What does it take for a payment platform to work? It takes brand recognition so people know it exists, and it needs ubiquity, it needs to work in every place you would want it to work. It’s never about the technology. I like with Zelle that banks said look we have to find a way to solve the brand issue, and if we all use the brand Zelle, that’s going to help. And I think it will.
I could see that argument, but you could argue that banks are late to this P-to-P payment party and that PayPal’s Venmo is the clear leader. Do you think the Zelle brand can win hearts and minds?
JABBOUR: Without question, banks are late to a number of capabilities. When you look at P-to-P, Venmo is the brand, it’s a verb. Whether or not banks can catch up with Venmo comes down to how compelling they make the offer, what else they can wrap around it, how much do they ultimately invest in it. What I know is, if they hadn’t pursued Zelle, they would have fallen further behind.
Have you ever wanted to own a skyscraper? How about an entire apartment complex? Well, good news, now you can! And, you don’t have to meet “accredited investor” requirements. How? It’s called crowdfunding!
According to the University of Cambridge Judge Business School, in 2015 crowdfunding real estate transactions topped $1.2 billion; over three times the amount in 2014.
Research the Crowdfunding Platform: Currently, more than 125 crowdfunding platforms exist. According to Jason Best, a partner at Crowdfund Capital Advisors, you’ll want to consider comparing associated fees, the quality of property management, and the sustainability of the platform. As with any new industry, it’s safer to choose among the larger more-established companies such as Realty Mogul, Realty Shares, and iFunding, to name a few.
If you’re interested in learning more about this topic, I suggest you listen to podcast Episode #108, “Investing in Real Estate Via Crowdfunding Platforms,” on J. David Stein’s website, Money for the Rest of Us.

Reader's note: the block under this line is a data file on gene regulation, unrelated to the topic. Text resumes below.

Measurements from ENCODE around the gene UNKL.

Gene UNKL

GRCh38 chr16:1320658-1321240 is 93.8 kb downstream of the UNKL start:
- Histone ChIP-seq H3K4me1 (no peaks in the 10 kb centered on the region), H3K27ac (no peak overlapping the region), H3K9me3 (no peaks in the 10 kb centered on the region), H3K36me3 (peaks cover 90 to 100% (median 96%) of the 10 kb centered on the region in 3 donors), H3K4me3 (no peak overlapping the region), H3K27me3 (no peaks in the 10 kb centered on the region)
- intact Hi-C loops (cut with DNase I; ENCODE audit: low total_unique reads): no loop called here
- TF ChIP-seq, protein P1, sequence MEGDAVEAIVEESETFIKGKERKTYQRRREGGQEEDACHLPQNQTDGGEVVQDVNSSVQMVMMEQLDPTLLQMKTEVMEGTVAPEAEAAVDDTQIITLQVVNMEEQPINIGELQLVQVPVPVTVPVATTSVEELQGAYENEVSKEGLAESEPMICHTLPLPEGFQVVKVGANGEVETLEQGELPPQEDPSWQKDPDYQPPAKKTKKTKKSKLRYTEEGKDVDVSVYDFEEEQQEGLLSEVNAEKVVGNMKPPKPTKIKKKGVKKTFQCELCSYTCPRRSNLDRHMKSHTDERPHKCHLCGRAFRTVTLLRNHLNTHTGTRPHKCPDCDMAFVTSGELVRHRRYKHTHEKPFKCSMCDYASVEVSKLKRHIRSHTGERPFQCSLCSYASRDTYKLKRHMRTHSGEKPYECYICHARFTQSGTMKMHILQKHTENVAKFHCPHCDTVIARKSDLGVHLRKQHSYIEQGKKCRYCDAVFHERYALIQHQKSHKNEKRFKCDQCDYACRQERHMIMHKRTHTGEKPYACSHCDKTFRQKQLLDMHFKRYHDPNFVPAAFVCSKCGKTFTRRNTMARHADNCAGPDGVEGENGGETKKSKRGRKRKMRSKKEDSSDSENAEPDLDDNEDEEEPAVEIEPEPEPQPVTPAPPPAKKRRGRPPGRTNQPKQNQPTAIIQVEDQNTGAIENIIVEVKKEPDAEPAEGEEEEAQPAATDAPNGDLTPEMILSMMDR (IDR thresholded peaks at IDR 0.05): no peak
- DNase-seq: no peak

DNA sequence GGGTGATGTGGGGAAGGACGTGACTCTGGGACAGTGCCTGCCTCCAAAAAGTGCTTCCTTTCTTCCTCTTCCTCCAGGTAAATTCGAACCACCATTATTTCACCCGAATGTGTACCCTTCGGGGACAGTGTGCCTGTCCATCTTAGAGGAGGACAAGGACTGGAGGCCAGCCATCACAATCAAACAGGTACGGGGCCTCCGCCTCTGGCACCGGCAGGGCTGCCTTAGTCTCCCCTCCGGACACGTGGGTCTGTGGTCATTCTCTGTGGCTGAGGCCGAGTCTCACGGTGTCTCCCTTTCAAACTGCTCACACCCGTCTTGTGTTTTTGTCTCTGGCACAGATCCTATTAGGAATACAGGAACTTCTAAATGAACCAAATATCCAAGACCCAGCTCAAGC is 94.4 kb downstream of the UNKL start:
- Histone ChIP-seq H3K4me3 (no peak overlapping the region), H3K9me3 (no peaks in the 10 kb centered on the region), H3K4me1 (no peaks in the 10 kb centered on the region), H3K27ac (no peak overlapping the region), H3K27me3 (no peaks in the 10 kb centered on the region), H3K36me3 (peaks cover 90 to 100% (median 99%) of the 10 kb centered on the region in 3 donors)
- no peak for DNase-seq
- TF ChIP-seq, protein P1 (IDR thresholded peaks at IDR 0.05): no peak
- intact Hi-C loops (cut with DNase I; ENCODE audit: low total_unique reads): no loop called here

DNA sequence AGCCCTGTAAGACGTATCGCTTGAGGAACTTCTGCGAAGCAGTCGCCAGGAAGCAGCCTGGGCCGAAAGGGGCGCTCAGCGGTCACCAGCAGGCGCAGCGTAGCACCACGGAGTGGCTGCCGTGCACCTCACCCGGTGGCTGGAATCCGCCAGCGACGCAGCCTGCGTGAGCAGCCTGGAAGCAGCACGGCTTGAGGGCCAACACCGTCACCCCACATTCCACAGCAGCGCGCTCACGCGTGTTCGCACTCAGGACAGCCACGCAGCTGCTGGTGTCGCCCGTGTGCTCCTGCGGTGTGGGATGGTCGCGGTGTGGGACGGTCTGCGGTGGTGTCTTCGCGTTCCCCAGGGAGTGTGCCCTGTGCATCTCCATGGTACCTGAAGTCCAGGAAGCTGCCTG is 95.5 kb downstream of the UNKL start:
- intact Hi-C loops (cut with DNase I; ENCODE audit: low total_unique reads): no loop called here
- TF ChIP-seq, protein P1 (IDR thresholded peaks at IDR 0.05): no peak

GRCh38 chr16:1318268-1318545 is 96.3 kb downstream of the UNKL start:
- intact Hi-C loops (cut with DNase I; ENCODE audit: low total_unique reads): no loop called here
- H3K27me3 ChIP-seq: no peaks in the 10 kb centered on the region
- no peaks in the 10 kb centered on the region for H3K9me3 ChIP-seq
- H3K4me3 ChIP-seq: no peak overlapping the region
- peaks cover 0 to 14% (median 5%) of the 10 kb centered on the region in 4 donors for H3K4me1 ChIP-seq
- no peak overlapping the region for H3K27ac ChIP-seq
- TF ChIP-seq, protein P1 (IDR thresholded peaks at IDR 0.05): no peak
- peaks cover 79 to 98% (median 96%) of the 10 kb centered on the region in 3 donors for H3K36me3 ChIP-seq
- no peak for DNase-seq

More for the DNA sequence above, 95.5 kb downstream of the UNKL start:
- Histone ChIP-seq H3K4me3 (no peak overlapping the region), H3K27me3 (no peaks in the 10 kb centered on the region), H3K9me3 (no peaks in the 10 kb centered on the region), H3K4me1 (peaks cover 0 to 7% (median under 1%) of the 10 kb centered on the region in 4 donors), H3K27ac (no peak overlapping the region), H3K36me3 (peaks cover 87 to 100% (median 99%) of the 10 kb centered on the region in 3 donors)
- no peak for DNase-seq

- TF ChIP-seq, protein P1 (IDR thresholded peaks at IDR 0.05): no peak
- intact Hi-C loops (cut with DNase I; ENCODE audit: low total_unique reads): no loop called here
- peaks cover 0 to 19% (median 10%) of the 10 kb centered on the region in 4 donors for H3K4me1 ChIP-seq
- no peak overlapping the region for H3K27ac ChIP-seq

What if a visit to the financial adviser was more like an impromptu coffee grab than a dental checkup?
Instead of a boring annual visit, imagine a quick call from you adviser in which he makes a couple simple suggestions to keep your portfolio on track.
That’s the future, according to Michael Kitces, research director for Pinnacle Advisory Group in Columbia, Maryland. Speaking to financial advisers attending last month’s Morningstar Investment Conference in Chicago, Kitces tried to reassure them that investors, rather than turning their money over to automated investment platforms, will continue to pay for advice if it’s relevant and timely.
In a future aided by software tracking customer portfolios and everyday spending, advisers will already know their clients’ problems and will use more frequent chats to figure out fixes, he said.
A (hypothetical) documentary titled “Software has been eating the world” about Microsoft, would have to cover the first decade (‘75-‘86) before the company went public and the stunning and difficult to replicate nowadays fact that about 12,000 Microsoft employees became millionaires, in addition to the 3 billionaires.
So, when Bill Gates spoke in February about the idea of “the robot that takes your job should pay taxes”, the world reacted.
In financial services, there were no such issues raised when ATMs, online brokerage and e-banking transformed the financial industry.
In this second wave that follows the accelerated pace of tech innovation of other sectors, we all agree that we don’t want a world in which no bank submits candidacy for the Global Finance awards Call For Entries: Digital Bank Awards 2017. Or a world that has an increased tax for the winner and those shortlisted in the Euromoney Best Digital bank awards: for 2016, Singapore’s DBS Bank, and the short list included BBVA, Citi, and ING. Or a world that taxes more startups providing the “picks and shovels” for the future of Invisible Finance, like: